Deep in the woods, the car rules to stop and the carjacker looks over his shoulder in a grimace announcing “We’re here.”
He comes to the back door with a pistol pulling out the girl and dragging her out into the secluded path. The camera follows them shakily; it’s obviously not a steadicam but rather a handheld video camera being operated as best as possible on the uneven ground. The carjacker forces her to the ground and a shot rings out – he returns to the car alone. At about twelve minutes in, it seems like an excellent way to kick off the film and a great introduction to our villain.
Except, he’s not our villain. This isn’t actually part of our film. It’s almost as if Jackson went out and shot a short as proof of concept and grafted it onto the beginning to hit feature length.
We cut to what I can only assume is a flashback of Jill and her friend Steve sailing a small motor boat. Steve is played by Kelly’s husband, the porn actor Cal Jammer in what appears to his only role outside the adult film industry. They quibble and scrap, it’s obviously a strained relationship. Steve keeps complaining that she’s just like Bobbie, her best friend and his wife.
“Why are you so mean?” the girl asks. Steve turns on her, angrily.
“I’m not mean, I just run the ship, give the orders and do you know why?”
“Because somebody has to!”
He finally gives up in pissy exasperation and accuses the girl of ruining the entire day, then turns the boat to head back to dock.
The sound mix is uneven during the scene, but the background music gives it a beautifully intense and wistful atmosphere.
Elsewhere, Bobbie is attending a pool party. Her friends sit at a table under an umbrella, chatting behind Bobbie’s back about Steve and how he’s a rough customer, who tends to beat her up. They’re all in bathing suits, and Bobbie is changing, but when she comes out, there are visible bruises on her thigh. The other girls notice and in embarrassment, she rushes to leave. Heading out and jumping in her jeep, Bobbie heads off to pick up Steve. She’s delayed when she stops for fuel – and this infuriates him. Bobbie is visibly terrified of him as he unloads about his day, and suspiciously questions her about the pool party. He is controlling, refusing to let her get a job and insisting that her job is to take care of him. Finally, it’s too much… when they arrive at their home, she stops at the curb just long enough for him to get out and then guns the engine, dashing away in the Jeep.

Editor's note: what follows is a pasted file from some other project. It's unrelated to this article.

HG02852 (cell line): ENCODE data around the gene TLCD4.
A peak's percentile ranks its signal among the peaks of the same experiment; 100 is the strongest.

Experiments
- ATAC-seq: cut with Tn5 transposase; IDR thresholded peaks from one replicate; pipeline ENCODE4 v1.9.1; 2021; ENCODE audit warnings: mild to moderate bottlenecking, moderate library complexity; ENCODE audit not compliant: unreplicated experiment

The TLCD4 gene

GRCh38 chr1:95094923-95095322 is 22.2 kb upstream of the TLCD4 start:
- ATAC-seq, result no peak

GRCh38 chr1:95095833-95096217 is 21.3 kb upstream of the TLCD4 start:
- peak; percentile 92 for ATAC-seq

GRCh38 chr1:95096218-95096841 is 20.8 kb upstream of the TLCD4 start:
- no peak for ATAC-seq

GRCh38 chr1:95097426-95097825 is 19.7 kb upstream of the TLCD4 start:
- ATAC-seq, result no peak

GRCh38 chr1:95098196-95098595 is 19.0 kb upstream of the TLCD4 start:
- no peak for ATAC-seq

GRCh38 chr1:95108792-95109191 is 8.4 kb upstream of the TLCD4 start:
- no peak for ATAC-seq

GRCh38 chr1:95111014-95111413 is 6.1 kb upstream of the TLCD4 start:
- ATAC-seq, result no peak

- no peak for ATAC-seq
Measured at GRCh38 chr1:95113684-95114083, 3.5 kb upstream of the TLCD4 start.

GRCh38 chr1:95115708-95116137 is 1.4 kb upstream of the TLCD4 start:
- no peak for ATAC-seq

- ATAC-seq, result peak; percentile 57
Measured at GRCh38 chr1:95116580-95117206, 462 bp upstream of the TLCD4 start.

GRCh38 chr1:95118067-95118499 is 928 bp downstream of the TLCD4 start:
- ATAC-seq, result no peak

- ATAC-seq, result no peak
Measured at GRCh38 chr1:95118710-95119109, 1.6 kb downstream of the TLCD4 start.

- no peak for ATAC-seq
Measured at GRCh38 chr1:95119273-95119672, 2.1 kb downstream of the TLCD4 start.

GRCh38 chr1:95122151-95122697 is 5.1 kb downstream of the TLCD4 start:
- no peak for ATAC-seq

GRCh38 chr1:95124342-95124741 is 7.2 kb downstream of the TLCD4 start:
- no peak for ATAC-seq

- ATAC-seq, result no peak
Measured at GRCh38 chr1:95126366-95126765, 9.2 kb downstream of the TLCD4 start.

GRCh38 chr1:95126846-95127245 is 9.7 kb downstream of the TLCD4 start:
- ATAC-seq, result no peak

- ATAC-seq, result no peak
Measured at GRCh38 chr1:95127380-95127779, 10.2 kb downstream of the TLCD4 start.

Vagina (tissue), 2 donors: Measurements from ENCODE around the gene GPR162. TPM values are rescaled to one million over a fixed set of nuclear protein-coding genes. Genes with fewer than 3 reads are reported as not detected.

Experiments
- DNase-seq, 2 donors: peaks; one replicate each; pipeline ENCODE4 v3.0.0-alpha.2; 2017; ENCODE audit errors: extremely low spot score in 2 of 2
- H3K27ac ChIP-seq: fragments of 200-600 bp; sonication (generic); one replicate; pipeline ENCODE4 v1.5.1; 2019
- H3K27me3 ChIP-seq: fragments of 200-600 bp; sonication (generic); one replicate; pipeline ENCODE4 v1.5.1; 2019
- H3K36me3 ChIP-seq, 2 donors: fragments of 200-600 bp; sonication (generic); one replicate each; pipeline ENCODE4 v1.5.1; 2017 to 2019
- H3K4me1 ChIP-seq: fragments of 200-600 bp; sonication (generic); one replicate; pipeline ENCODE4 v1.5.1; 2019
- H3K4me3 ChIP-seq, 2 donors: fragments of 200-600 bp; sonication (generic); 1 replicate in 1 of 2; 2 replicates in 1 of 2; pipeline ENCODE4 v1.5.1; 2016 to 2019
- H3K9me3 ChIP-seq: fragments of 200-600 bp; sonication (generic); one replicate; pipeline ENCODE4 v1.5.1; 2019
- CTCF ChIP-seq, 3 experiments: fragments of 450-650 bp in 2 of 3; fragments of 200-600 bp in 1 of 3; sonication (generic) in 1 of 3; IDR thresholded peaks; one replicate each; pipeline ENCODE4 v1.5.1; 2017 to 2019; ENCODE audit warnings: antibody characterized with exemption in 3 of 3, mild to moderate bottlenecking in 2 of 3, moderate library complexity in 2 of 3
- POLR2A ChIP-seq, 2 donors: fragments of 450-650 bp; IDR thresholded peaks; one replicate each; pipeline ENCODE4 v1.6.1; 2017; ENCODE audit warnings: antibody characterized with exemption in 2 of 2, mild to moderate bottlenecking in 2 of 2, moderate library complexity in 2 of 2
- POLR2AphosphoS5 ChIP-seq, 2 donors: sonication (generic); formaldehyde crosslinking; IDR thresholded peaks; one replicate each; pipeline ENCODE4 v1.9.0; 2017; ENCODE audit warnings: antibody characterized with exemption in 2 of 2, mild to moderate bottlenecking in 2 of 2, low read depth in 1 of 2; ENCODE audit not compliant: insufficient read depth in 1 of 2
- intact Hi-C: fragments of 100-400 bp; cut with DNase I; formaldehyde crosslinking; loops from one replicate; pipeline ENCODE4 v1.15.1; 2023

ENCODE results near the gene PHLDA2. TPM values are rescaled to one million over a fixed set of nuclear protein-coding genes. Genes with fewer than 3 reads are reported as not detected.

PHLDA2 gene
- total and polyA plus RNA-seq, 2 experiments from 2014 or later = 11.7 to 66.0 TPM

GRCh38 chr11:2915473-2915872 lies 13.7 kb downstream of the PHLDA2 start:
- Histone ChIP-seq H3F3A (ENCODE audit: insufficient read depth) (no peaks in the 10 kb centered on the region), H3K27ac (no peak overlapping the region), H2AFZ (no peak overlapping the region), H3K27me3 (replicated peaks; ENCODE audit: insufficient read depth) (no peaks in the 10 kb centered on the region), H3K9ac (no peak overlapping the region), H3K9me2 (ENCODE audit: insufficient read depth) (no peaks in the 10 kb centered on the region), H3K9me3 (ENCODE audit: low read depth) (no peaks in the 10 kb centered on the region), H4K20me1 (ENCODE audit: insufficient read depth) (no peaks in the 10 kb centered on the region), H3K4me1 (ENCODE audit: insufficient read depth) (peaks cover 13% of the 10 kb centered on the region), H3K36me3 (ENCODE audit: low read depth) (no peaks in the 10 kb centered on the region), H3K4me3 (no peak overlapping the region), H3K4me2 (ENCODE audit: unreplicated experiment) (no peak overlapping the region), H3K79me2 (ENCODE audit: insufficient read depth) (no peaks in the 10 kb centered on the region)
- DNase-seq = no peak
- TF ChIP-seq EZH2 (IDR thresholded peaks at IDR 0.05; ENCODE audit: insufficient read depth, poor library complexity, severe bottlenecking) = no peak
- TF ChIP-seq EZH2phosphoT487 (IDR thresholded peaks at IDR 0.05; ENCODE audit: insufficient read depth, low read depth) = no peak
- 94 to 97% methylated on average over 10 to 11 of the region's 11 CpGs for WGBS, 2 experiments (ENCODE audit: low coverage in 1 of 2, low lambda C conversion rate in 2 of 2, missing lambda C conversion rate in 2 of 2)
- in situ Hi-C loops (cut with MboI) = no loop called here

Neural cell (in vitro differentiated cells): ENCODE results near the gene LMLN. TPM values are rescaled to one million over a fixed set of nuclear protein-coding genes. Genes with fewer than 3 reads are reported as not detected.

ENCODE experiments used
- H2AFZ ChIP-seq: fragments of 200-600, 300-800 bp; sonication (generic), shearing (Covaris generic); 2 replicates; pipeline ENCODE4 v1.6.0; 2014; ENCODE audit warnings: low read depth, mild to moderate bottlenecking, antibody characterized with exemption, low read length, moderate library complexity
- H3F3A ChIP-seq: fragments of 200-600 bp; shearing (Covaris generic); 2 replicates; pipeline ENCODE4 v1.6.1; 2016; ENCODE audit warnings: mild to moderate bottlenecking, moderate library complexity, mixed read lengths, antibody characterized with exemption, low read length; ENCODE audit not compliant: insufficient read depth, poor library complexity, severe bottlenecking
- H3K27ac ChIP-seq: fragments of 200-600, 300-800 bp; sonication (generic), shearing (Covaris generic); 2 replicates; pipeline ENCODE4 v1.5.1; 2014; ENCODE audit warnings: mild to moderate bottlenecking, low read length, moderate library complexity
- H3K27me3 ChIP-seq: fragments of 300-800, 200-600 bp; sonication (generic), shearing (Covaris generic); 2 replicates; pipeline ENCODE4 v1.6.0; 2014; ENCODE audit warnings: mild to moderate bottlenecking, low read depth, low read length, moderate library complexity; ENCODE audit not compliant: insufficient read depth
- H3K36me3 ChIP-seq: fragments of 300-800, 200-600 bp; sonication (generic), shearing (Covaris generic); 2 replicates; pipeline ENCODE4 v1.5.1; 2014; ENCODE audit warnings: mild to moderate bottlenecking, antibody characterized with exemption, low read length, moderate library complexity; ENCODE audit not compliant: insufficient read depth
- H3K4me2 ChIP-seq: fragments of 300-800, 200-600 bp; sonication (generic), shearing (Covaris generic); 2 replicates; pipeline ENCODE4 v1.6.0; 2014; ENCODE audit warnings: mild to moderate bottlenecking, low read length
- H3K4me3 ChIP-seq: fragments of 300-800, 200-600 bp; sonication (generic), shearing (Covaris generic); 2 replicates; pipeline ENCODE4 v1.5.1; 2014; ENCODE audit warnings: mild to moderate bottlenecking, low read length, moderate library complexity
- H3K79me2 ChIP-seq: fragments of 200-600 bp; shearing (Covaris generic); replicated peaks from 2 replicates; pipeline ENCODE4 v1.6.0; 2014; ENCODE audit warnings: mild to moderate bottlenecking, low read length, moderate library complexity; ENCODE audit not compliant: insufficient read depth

Jackson manages some remarkable overhead shots of the cars, from his vantage point on his favorite bridge. Ahead Bobbie notes a begger with the sign that says please help – and she stops to give him money, but at that moment he pulls a gun and shot her into the passenger seat, taking off with her in the car.
She tries to bluff her way out of the situation with the usual pleas of “I have children”, “It’s my husband‘s car”, but the carjacker, a man named Ernie, isn’t buying it.
“Needs an oil change,” Ernie notes from the sound of the engine.
“I don’t know about that,” She replies. “My husband takes care of that.”
“Well not lately.”